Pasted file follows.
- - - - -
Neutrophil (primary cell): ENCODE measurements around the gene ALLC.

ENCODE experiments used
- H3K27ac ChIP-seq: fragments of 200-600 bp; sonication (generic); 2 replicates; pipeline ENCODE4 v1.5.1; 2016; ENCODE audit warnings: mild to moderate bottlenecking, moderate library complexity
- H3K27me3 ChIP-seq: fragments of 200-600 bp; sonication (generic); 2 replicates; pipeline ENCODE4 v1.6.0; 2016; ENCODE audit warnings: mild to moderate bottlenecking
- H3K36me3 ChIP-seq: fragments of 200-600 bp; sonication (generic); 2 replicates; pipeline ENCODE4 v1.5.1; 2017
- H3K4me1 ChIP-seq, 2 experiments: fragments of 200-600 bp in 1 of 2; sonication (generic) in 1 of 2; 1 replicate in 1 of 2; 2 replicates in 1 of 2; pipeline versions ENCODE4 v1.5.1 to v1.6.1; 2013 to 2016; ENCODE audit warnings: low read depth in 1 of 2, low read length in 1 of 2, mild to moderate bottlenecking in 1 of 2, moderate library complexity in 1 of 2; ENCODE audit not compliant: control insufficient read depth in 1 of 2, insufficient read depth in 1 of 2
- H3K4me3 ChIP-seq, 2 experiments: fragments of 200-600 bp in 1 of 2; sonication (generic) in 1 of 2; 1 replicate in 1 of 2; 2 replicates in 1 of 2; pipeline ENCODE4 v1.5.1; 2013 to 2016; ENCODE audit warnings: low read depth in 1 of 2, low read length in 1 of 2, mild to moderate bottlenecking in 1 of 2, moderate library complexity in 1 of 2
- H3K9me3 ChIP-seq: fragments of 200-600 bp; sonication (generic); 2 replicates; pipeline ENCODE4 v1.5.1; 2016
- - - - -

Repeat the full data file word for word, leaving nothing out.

Neutrophil (primary cell): ENCODE measurements around the gene ALLC.

ENCODE experiments used
- H3K27ac ChIP-seq: fragments of 200-600 bp; sonication (generic); 2 replicates; pipeline ENCODE4 v1.5.1; 2016; ENCODE audit warnings: mild to moderate bottlenecking, moderate library complexity
- H3K27me3 ChIP-seq: fragments of 200-600 bp; sonication (generic); 2 replicates; pipeline ENCODE4 v1.6.0; 2016; ENCODE audit warnings: mild to moderate bottlenecking
- H3K36me3 ChIP-seq: fragments of 200-600 bp; sonication (generic); 2 replicates; pipeline ENCODE4 v1.5.1; 2017
- H3K4me1 ChIP-seq, 2 experiments: fragments of 200-600 bp in 1 of 2; sonication (generic) in 1 of 2; 1 replicate in 1 of 2; 2 replicates in 1 of 2; pipeline versions ENCODE4 v1.5.1 to v1.6.1; 2013 to 2016; ENCODE audit warnings: low read depth in 1 of 2, low read length in 1 of 2, mild to moderate bottlenecking in 1 of 2, moderate library complexity in 1 of 2; ENCODE audit not compliant: control insufficient read depth in 1 of 2, insufficient read depth in 1 of 2
- H3K4me3 ChIP-seq, 2 experiments: fragments of 200-600 bp in 1 of 2; sonication (generic) in 1 of 2; 1 replicate in 1 of 2; 2 replicates in 1 of 2; pipeline ENCODE4 v1.5.1; 2013 to 2016; ENCODE audit warnings: low read depth in 1 of 2, low read length in 1 of 2, mild to moderate bottlenecking in 1 of 2, moderate library complexity in 1 of 2
- H3K9me3 ChIP-seq: fragments of 200-600 bp; sonication (generic); 2 replicates; pipeline ENCODE4 v1.5.1; 2016